I think it is critical to paint from one’s soul and paint what is important to you. If you are inspired, people will sense this in your work, and the recognition and sales will follow. We all have something unique to say. Learn how to paint and then you can express who you are as a painter.

I give the example of someone banging on the piano for years. They will never play the symphony. It is the same with a painting, They will never paint a masterpiece just banging on the canvas. They need to persevere and develop the skill in order to paint a masterpiece.

Heisler Park Mist by Camille Przewodek

Q: You have been very deliberate and prosperous in marketing and promoting your artwork (I saw your ads in many of the top magazines year after year even back in the 90’s). What counsel can you offer artists today for building a successful painting career?

A: I was an illustrator before I started marketing my work as a fine artist. I had a large advertising budget and applied it immediately to my fine art.

I find most painters don’t have this experience. When I work with other painters, I suggest that they first develop a good product and then either promote it yourself or you find someone who can promote you.

The marketplace is also constantly changing, so we are not promoting art like we did 20 years ago. This is the first time in history of marketing that the patron can go to the artist’s website and buy. I’m not saying that galleries don’t play a role, but they are not as important as they used to be.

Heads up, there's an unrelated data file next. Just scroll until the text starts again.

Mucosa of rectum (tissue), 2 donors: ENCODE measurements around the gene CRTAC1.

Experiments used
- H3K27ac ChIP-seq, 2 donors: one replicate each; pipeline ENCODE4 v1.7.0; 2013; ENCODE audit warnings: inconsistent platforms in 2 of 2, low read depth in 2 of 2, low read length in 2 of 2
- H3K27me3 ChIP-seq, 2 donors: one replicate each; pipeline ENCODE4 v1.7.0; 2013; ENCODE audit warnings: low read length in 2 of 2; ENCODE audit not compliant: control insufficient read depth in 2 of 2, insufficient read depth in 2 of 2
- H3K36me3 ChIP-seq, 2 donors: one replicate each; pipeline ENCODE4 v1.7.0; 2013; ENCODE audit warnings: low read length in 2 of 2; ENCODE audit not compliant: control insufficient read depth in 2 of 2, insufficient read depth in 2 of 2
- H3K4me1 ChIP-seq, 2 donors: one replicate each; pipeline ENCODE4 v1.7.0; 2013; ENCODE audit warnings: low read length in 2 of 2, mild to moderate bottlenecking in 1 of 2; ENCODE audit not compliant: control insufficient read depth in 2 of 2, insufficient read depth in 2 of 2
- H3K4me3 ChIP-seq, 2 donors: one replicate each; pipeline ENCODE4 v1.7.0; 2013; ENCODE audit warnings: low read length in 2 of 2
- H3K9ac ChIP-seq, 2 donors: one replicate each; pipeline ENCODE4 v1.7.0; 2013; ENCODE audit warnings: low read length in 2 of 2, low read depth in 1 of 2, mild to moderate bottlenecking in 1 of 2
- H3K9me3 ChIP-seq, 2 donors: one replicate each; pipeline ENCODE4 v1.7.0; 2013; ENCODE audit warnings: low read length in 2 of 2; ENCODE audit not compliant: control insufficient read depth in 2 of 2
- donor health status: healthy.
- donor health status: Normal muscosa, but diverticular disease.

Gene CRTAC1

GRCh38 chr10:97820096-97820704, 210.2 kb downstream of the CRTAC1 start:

Website: www.przewodek.com

CLICK to view upcoming Classes and Workshops

Please comment and thank Camille for sharing her talents and insights with us!

5 Tips for Photographing Your Artwork

Hello from the road!

We started our cross country plein air road-trip yesterday, so I got this ready ahead of time to send out. I hope you enjoy it, and I look forward to sharing our Coast-to-Coast plein air training as soon as we have it ready!

This is not a comprehensive article on the best practices for photographing artwork. I am not a photographer and frankly it’s been a source of frustration for me for more than 30 years.

This is simply a quick guide that offers a few tips for preparing photos of your art for shows, critiques and your web portfolio.

My website portfolio at inmanfinearts.com (which has not been updated much lately, sorry)

During the 90’s I had 4×5 transparencies taken of my paintings by a wonderful fellow named Steve Bigelow. They cost me $45 each – I have quite a stack of them.

That was when I planned to pursue the lithograph or giclee marke, which means I had a few copies printed, kept them in a box and sold one to a friend once in a while. I just had a hard time getting excited enough about selling copies of my paintings to do much more than get my work put into 4×5’s.

4×5 transparencies of my artwork

Now, don’t get me wrong, I love the ‘idea’ of prints – the ability to reach thousands of potential art lovers every year, rather than dozens, but my heart just isn’t in it.

Occasionally I still get my work photographed by a professional photographer, usually by Tony Frederick at CS Kern. He does a fantastic job – but, once again, it’s tough to spend $50-$100 for a photo of each painting when I don’t seem to do much more than use them for my website. I know that’s shortsighted – articles, books, prints – we never know what the future might require, but the 18 MP’s I get right now is plenty for most purposes.